Where Ponytail fit into the entrepreneurial spectrum is the subject of some mystery and debate. Two years ago, when Ponytail was still alive, D.C. Council member Jim Graham (D-Ward 1) celebrated his career with a resolution crediting him with owning and operating his shop “for 50 years” and for “serving the likes of Bill Cosby, Colin Powell, Thurgood Marshall, Sammy Davis Jr., Condoleezza Rice, and the late Coretta Scott King and Dr. Martin Luther King Jr.”
The council’s resolution stated that Ponytail had survived the 1968 riots (referred to erroneously as having occurred in 1969), and had become “an icon and symbol of pride on the U Street Corridor.”
“The Council of the District of Columbia,” the resolution concluded, “declares March 3, 2010 as Donald ‘Ponytail’ Betts Day in the District of Columbia.’ ”
Stanley Mayes, 62, a customer of Ponytail’s, enjoyed climbing on to a chair and talking to him about local politics and the latest changes in the neighborhood. But any suggestion that Ponytail had worked on the corridor for 50 years made Mayes laugh.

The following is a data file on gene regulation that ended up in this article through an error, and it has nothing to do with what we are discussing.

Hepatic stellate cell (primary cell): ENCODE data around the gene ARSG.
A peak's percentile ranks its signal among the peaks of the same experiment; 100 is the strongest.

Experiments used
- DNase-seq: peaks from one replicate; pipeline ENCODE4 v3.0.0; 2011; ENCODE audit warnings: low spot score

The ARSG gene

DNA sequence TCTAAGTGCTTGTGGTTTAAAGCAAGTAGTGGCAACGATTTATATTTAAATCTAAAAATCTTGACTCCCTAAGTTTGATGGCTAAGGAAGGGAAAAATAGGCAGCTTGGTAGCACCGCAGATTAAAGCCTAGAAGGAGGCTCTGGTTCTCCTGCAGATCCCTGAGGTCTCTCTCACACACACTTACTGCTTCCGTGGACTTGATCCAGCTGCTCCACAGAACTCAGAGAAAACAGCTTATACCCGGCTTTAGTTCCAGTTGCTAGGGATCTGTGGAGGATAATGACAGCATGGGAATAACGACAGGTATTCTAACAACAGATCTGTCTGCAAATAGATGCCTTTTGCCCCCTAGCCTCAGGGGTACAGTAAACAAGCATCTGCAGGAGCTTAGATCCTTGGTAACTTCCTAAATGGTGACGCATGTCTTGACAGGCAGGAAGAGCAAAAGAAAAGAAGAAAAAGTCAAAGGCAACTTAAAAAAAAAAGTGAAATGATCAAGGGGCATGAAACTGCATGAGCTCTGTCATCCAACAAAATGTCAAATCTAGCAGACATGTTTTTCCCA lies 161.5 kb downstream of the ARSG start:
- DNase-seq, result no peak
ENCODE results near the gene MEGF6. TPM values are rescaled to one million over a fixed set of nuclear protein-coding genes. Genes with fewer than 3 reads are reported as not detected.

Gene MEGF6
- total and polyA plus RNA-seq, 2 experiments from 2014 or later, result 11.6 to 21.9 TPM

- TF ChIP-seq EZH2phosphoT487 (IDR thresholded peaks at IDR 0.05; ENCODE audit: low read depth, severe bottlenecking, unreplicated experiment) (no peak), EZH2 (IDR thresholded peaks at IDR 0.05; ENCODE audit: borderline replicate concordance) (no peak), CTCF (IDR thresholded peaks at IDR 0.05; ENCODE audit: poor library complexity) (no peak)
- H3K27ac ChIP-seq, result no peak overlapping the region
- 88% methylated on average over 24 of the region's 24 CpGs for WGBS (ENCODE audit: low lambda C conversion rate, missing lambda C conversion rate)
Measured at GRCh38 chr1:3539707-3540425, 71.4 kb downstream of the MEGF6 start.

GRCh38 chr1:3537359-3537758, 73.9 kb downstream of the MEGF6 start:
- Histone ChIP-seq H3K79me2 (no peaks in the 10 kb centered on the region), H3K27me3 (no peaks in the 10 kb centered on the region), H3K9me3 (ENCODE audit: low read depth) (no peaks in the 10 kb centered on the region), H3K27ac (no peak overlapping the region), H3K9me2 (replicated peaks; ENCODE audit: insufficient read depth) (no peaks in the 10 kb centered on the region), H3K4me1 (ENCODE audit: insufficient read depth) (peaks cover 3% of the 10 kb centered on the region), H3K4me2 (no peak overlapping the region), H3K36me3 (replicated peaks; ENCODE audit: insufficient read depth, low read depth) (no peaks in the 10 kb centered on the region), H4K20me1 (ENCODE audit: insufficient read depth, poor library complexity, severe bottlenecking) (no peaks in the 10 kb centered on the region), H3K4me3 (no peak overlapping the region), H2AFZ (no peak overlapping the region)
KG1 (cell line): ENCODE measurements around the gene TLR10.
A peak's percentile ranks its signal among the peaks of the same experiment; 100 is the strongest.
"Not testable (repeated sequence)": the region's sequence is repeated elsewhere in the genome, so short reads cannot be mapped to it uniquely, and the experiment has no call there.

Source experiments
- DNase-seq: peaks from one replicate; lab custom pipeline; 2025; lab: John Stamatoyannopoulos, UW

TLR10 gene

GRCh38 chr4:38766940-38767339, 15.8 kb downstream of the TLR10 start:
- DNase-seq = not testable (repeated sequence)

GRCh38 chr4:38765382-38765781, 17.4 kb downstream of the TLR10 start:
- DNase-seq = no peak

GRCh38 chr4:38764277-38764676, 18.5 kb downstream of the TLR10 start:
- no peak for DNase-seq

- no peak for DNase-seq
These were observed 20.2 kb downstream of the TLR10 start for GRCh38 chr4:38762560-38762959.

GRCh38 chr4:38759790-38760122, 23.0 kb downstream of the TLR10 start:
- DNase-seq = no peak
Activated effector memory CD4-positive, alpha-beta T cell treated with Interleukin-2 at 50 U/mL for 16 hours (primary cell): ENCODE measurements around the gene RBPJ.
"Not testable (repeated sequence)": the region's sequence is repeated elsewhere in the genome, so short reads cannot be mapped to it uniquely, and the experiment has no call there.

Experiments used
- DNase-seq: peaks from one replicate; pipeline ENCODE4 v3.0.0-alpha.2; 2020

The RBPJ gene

“It always sounded good for Ponytail to be known as an institution on U Street,” said Mayes, who grew up and still lives in the neighborhood. “Just don’t confuse that with the truth.”
Asked how he knew Ponytail had been on U Street for 50 years, Graham, replying by e-mail, said he relied on an aide to assemble the information. “He was well recognized on U Street,” Graham wrote, “and I thought it fitting to honor him with a resolution.”